Table of Contents

What is split DNS?

Split DNS is a mechanism to route DNS records differently depending on the network.

It’s easier to explain this with an example.

Given a domain, example.com, we can route it and all its subdomains to an IP address: 1.2.3.4.

Performing a look up on foobar.example.com will return 1.2.3.4:

dig +short foobar.example.com
1.2.3.4

Performing the same look up via private DNS can return different results:

dig +short foobar.example.com
100.53.187.53

Why is this useful?

I use this for exposing services within my Tailnet rather than the public internet.

This is useful for services that may have their own authentication, but where I don’t trust the authentication mechanism(s), or where I’m not sharing the service with any friends or family.

Examples of services I host like this:

Implementing Split DNS

Set up Tailscale

Follow Tailscale’s excellent quick start documentation.

Next, install Tailscale on the machine you’ll be hosting private services on.

At this point you should have:

  • Tailscale installed on your development machine
  • Tailscale installed on the machine you’ll be using to expose private services

Take note of your private machine’s IP address, as we’ll be setting DNS to route to this IP in the next section.

tailscale status

100.101.100.10   hugos-mbp            username@      macOS   -
100.53.187.53    private-machine      username@      linux   -
└─┬─────────┘
  └── Take note of this IP address

Set up DNS with NextDNS

I have no interest in running my own DNS service, so I use NextDNS (sidenote: Don’t worry, this isn’t a referral link, I promise. I genuinely use this service, and find it useful for blocking ads as well.)

Once you’ve signed up, you’ll need to configure devices accessing private services to use NextDNS.

As we only want to route private services, we can (sidenote: This way we avoid having to add a new DNS route for each of our services.) our DNS record with internal, e.g. *.internal.example.com.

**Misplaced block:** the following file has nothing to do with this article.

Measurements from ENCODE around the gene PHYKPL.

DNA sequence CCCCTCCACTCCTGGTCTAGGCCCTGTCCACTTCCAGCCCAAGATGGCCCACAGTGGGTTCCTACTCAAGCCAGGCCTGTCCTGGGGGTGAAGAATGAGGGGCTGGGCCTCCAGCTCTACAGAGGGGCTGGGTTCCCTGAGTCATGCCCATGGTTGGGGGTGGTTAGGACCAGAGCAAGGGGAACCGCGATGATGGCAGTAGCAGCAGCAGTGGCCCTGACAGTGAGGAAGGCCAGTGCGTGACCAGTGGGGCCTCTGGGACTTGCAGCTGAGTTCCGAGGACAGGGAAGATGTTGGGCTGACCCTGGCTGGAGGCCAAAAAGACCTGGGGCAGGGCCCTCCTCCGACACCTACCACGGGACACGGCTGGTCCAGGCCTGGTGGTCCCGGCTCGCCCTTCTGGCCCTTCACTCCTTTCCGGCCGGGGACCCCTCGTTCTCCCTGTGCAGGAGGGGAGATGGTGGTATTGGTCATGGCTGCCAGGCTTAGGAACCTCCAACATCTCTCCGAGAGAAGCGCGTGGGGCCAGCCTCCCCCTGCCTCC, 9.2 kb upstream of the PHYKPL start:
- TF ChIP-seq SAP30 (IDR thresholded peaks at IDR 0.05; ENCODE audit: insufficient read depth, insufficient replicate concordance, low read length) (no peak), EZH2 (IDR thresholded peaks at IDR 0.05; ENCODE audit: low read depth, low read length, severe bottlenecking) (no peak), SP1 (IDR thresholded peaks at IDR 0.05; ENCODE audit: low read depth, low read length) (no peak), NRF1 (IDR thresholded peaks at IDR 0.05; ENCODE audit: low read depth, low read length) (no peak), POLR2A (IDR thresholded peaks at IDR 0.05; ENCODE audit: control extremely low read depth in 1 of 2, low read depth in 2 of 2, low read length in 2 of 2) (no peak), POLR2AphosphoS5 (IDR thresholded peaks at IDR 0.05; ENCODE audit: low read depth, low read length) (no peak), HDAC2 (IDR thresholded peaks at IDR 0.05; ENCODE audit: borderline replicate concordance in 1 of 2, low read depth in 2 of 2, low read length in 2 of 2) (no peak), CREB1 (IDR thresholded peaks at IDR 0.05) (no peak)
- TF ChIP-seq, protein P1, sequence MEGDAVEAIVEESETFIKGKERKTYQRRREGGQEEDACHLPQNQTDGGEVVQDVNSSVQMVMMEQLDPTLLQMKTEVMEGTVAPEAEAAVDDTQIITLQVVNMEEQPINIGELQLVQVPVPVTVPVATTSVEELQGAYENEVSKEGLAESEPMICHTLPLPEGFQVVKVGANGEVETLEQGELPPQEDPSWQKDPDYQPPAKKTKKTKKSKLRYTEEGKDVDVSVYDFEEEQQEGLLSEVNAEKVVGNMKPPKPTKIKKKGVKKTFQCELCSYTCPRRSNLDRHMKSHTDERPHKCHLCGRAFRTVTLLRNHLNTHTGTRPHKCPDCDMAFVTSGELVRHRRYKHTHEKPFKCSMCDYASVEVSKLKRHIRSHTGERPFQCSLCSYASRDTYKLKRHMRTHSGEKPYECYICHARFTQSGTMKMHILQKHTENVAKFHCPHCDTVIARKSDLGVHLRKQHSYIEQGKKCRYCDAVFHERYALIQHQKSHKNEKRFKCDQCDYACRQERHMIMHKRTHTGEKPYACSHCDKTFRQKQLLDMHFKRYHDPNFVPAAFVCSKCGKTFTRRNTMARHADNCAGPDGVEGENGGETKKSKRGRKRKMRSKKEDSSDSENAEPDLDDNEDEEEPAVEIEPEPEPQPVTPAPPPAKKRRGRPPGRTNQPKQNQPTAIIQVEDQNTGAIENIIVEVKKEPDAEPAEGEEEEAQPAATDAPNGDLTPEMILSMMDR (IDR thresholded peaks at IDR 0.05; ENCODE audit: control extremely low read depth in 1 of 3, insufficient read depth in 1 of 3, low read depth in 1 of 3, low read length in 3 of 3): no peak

Including the * prefix routes all subdomains to the same route, e.g. abc.internal.example.com and def.internal.example.com will resolve to the same IP address.

Now you can add an internal rewrite in settings, routing *.internal.example.com to the Tailscale IP address of the private machine that we noted down in the previous section:

Now NextDNS should return the Tailscale IP address of your service:

dig +short foobar.internal.example.com
100.53.187.53

If you’re running a webserver, that should also return a default response:

curl foobar.internal.example.com
<html>
<head><title>404 Not Found</title></head>
<body>
<center><h1>404 Not Found</h1></center>
<hr><center>nginx</center>
</body>
</html>

Restrict access with Kubernetes Ingress

As a bonus, if you’re running Kubernetes on your private machine, you can restrict access to only IP addresses within your Tailnet.

Conveniently, all Tailscale IP addresses are in the 100.x range. You can restrict access by adding this annotation to your Ingress:

apiVersion: networking.k8s.io/v1
kind: Ingress
metadata:
  name: foobar-internal
  namespace: foobar
  annotations:
    nginx.ingress.kubernetes.io/whitelist-source-range: "100.64.0.0/10"
# ...

Help!

I’m aware I haven’t gone into great depth in this post, so feel free to contact me if you have any trouble or questions.